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Consider the sequence defined by $a_1 = \sqrt{2}$, $a_2 = \sqrt{2 + \sqrt{2}}$, so that in general, $a_n = \sqrt{2 + a_{n - 1}}$ for $n > 1$. I know 2 is an upper bound of this sequence (I proved this by induction). Is there a way to show that this sequence converges to 2? What I think is that the key step is to prove 2 is the least upper bound of this sequence. But how?

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marked as duplicate by Najib Idrissi, Tunk-Fey, Martin Sleziak, Jack D'Aurizio, Davide Giraudo real-analysis Aug 31 '14 at 10:27

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  • $\begingroup$ math.stackexchange.com/questions/849274/… $\endgroup$ – Bumblebee Aug 24 '14 at 16:09
  • $\begingroup$ $a_n$ converges to $2$ because it's monotone increasing and bounded by $2$. With induction you get $\sqrt{2+a_{n+1}} = \sqrt{2+\sqrt{2+a_n}} \leq \sqrt{2+2} = 2$ $\endgroup$ – monoid Aug 24 '14 at 16:13
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Let $ x = \sqrt {2 + \sqrt {2 + \sqrt {2 + \cdots}}} $. Then, note that $$ x^2 = 2 + \sqrt {2 + \sqrt {2 + \cdots}} = 2 + x \implies x^2 - x - 2 = 0. $$Note that the two solutions to this equation are $x=2$ and $x=-1$, but since this square root cannot be negative, it must be $2$.

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    $\begingroup$ You haven't proven convergence. $\endgroup$ – Najib Idrissi Nov 7 '13 at 16:33
  • $\begingroup$ If it didn't converge, I wouldn't get a valid solution. $\endgroup$ – Ahaan S. Rungta Nov 7 '13 at 16:34
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    $\begingroup$ Really? Take the sequence $a_0 = 1, a_{n+1} = 2 a_n$. Then if the limit exists, it must satisfy $x = 2x$, and therefore $x = 0$. Do you think the sequence converges to 0? $\endgroup$ – Najib Idrissi Nov 7 '13 at 16:35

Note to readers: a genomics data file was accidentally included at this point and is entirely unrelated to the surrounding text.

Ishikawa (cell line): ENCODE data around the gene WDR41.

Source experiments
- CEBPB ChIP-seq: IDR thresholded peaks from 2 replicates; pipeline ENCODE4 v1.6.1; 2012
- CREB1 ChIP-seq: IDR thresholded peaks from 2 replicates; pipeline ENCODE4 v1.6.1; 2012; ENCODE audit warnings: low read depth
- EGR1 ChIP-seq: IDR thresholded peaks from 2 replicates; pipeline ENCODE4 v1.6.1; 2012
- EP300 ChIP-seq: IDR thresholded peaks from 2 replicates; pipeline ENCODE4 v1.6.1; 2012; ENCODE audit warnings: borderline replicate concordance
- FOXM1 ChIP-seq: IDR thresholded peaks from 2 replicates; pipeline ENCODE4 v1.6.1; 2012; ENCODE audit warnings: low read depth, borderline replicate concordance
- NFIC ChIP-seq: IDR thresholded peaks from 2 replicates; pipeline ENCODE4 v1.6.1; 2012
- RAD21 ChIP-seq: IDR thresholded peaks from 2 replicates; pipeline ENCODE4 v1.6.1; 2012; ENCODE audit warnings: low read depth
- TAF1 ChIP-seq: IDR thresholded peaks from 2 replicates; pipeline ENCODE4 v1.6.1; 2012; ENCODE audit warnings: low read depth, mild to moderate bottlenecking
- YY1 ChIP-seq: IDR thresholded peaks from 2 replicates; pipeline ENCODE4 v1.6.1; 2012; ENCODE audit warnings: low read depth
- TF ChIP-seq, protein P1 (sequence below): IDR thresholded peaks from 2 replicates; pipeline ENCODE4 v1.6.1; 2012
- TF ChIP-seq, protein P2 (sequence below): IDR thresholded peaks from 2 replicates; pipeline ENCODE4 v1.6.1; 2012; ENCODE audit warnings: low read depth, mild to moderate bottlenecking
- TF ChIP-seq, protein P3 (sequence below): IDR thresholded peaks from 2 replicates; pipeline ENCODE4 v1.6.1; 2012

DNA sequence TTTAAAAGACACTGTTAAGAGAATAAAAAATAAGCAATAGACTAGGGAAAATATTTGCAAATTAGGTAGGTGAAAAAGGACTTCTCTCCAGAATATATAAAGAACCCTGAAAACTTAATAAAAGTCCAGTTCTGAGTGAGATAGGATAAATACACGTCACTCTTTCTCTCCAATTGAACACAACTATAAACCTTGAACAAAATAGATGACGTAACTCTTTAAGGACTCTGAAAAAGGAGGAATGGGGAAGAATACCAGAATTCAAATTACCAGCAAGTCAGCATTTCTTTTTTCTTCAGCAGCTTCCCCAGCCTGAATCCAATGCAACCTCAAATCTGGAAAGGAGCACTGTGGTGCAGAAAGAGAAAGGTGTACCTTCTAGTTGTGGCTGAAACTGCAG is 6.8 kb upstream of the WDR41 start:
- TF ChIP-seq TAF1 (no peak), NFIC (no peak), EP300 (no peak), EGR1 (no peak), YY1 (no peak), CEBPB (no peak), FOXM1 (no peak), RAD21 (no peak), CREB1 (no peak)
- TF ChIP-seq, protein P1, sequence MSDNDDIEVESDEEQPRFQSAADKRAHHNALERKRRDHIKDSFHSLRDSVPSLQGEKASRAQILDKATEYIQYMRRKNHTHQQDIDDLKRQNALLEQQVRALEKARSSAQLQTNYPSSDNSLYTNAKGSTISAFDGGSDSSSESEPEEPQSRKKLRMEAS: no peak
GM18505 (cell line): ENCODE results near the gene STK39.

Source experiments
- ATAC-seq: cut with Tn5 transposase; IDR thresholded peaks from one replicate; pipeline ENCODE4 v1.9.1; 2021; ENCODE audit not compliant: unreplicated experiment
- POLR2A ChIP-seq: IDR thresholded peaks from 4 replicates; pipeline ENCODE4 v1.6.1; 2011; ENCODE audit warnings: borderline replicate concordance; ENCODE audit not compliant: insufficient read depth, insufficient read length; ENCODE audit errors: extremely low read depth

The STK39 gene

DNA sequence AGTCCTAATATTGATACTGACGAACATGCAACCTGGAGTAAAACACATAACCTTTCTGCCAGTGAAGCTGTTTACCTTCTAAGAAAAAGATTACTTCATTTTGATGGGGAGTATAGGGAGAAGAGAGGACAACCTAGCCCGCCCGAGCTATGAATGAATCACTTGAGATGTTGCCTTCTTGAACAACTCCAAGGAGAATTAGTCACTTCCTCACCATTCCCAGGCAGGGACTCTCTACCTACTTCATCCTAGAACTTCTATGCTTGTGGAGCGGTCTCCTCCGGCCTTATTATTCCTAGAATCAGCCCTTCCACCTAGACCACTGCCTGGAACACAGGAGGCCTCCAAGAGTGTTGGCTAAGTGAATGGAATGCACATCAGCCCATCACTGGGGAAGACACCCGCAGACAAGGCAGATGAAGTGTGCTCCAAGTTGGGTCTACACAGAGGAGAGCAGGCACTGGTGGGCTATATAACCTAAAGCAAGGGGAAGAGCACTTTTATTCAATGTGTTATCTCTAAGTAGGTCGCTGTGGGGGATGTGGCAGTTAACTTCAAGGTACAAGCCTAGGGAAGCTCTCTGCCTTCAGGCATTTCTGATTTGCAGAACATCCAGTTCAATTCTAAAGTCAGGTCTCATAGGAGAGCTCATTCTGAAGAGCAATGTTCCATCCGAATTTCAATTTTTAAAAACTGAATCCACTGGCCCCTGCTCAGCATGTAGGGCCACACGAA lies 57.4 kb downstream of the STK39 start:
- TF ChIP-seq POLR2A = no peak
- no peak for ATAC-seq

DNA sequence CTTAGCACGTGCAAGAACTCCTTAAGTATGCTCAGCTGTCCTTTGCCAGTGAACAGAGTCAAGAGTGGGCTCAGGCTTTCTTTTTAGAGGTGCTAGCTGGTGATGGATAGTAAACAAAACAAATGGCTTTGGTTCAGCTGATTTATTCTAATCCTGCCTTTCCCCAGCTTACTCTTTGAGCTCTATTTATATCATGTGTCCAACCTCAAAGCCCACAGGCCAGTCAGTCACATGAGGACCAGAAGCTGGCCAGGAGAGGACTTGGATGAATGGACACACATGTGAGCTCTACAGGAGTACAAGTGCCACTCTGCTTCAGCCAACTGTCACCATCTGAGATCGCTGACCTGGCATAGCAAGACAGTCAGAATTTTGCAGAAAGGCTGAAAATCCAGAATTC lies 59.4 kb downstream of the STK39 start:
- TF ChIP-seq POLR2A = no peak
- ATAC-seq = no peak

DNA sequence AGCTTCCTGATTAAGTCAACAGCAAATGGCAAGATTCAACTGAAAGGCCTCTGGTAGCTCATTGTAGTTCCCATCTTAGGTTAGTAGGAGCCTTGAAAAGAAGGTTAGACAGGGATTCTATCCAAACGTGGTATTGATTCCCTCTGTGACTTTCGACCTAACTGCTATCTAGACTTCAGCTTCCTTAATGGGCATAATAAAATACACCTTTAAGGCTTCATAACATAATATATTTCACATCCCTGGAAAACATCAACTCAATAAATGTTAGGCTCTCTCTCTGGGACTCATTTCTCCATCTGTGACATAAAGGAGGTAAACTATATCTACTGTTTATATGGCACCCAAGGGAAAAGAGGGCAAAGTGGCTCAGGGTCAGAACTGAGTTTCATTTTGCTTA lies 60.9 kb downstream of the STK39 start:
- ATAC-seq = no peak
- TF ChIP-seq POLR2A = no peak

• $\begingroup$ You have a point. For such a proof, see here. $\endgroup$ – Ahaan S. Rungta Nov 7 '13 at 16:36
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    $\begingroup$ It's much simpler here, the sequence is increasing and bounded above by 2. Therefore it converges. The limit does satisfy $x^2 = x+2$, and the reason it's not $-1$ is because the sequence is increasing and starts at a positive number. $\endgroup$ – Najib Idrissi Nov 7 '13 at 16:39
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Set $a_{n+1}=\sqrt{2+a_n}$ and $a_0= \sqrt{2}$. We want to calculate the limit of $a_n$.

First, $0<a_n<2$ implies that $0<a_{n+1} <\sqrt{2+2} =2$ and $0<a_0<2$ then $a_n<2$ for any integer $n\geq 0$.

Second, we have $a_{n+1}^2 -a_n^2= 2+a_n-a_n^2 =(2-a_n)(1+a_n)>0$ then $a_n$ is increasing.

Since $a_n$ is increasing and bounded from above it converges to $a\in[0,2]$ and then $a=\sqrt{2+a}$ and clearly we have $a=2$.

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  • $\begingroup$ To rigorously justify the last step of finding the limit, use the fact that subsequence of a sequence converges to the same limit as the original, so $\lim a_{n+1} = \lim a_n = a$; then by the Algebraic Limit Theorem, we can manipulate the limits to simplify: $(\lim (a_{n+1}))^2 = a^2 = \lim (a_{n+1})^2 = \lim (2 + a_n) = 2 + \lim a_n = 2+a$. $\endgroup$ – Yibo Yang Jul 15 '17 at 5:44

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